CHAPTER II — THE BEGINNINGS OF GOTHIC ROMANCE.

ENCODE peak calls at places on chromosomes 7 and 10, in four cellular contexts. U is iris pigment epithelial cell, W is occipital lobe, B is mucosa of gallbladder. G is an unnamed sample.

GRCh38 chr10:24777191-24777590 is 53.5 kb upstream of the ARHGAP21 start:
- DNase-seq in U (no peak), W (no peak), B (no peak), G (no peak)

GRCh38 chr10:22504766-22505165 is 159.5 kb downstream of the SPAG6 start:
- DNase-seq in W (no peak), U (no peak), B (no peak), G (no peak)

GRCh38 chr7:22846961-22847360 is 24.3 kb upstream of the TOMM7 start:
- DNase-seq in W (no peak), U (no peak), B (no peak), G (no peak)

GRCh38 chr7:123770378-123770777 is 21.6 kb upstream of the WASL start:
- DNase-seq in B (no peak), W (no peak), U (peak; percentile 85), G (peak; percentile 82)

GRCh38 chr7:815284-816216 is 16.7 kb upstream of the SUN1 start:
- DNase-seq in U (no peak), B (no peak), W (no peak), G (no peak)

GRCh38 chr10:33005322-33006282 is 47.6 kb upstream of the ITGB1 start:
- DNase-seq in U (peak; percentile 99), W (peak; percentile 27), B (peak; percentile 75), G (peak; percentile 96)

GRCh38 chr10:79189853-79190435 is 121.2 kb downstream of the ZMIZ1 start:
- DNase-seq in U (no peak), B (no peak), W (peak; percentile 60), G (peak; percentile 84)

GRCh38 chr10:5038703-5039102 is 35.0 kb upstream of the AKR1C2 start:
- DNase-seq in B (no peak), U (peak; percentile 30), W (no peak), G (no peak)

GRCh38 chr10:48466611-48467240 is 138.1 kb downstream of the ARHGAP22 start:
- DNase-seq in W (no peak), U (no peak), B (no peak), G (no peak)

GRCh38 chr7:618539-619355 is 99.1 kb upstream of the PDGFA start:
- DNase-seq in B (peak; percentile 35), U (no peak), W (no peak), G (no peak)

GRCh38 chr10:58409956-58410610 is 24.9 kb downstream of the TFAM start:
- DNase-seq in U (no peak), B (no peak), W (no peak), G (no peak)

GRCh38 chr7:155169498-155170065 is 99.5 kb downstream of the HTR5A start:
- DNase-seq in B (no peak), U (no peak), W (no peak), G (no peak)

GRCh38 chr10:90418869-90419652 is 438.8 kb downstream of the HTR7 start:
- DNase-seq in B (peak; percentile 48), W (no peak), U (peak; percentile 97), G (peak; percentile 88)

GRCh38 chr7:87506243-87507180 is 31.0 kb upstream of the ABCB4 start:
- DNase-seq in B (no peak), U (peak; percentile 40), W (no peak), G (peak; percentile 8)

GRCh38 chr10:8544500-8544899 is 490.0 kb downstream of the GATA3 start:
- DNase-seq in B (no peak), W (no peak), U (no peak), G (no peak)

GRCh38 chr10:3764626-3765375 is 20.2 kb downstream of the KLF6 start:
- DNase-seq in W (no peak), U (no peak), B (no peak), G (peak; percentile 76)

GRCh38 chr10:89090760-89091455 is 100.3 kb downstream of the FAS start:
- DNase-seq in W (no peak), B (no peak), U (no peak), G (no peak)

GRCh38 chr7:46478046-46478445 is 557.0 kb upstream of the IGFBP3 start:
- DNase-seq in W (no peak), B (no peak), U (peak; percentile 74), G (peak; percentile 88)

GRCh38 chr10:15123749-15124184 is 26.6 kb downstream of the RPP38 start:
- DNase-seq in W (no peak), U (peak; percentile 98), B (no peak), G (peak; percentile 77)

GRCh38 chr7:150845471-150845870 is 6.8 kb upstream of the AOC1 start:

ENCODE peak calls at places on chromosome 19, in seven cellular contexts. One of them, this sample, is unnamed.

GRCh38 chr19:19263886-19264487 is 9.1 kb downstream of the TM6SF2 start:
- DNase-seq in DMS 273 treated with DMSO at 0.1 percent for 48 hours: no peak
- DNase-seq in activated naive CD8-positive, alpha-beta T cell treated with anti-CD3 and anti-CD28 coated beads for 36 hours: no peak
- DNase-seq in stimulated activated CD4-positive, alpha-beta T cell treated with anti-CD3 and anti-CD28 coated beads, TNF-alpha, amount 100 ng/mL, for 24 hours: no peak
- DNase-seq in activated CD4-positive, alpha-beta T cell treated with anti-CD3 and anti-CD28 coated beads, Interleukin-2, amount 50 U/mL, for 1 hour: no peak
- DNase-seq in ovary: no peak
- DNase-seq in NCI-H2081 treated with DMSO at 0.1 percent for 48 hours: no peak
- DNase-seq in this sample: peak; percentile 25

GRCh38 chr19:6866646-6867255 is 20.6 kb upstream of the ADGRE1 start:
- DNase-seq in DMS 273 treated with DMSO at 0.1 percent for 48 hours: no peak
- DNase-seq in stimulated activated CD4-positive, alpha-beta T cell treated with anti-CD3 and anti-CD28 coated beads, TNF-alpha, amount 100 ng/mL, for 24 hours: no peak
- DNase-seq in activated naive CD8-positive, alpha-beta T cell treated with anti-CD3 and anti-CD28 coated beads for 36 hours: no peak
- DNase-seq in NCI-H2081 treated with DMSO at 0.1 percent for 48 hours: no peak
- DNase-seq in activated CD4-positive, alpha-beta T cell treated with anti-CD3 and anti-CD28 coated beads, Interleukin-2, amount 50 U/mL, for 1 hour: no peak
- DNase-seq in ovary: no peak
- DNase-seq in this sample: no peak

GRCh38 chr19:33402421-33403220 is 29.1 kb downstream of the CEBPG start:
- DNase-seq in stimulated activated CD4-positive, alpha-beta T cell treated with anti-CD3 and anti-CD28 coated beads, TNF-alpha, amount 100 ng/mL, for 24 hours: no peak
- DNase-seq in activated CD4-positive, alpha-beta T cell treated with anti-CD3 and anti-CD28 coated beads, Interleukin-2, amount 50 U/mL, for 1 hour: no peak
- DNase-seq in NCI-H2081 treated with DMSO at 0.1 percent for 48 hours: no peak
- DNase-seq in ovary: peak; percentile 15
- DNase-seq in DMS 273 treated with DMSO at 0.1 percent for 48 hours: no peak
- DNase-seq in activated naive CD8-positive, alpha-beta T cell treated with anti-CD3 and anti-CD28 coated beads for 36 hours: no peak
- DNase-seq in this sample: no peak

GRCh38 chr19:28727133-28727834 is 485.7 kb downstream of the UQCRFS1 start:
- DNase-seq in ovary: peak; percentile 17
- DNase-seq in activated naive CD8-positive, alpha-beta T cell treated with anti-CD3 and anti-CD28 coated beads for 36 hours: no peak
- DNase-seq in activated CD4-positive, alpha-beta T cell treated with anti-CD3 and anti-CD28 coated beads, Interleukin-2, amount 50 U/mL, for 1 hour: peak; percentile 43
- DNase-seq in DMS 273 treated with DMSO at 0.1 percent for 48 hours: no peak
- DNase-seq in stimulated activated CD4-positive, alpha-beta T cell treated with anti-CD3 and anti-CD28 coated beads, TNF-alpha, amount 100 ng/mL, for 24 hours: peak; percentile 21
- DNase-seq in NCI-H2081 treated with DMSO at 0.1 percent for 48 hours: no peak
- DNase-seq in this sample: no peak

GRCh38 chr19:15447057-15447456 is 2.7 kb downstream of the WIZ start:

To Horace Walpole, whose Castle of Otranto was published on Christmas Eve, 1764, must be assigned the honour of having introduced the Gothic romance and of having made it fashionable. Diffident as to the success of so “wild” a story in an age devoted to good sense and reason, he sent forth his mediaeval tale disguised as a translation from the Italian of “Onuphrio Muralto,” by William Marshall. It was only after it had been received with enthusiasm that he confessed the authorship. As he explained frankly in a letter to his friend Mason: “It is not everybody that may in this country play the fool with impunity." That Walpole regarded his story merely as a fanciful, amusing trifle is clear from the letter he wrote to Miss Hannah More reproving her for putting so frantic a thing into the hands of a Bristol milkwoman who wrote poetry in her leisure hours. The Castle of Otranto was but another manifestation of that admiration for the Gothic which had found expression fourteen years earlier in his miniature castle at Strawberry Hill, with its old armour and “lean windows fattened with rich saints." The word “Gothic” in the early eighteenth century was used as a term of reproach. To Addison, Siena Cathedral was but a “barbarous” building, which might have been a miracle of architecture, had our forefathers “only been instructed in the right way." Pope in his Preface to Shakespeare admits the strength and majesty of the Gothic, but deplores its irregularity. In Letters on Chivalry and Romance, published two years before The Castle of Otranto,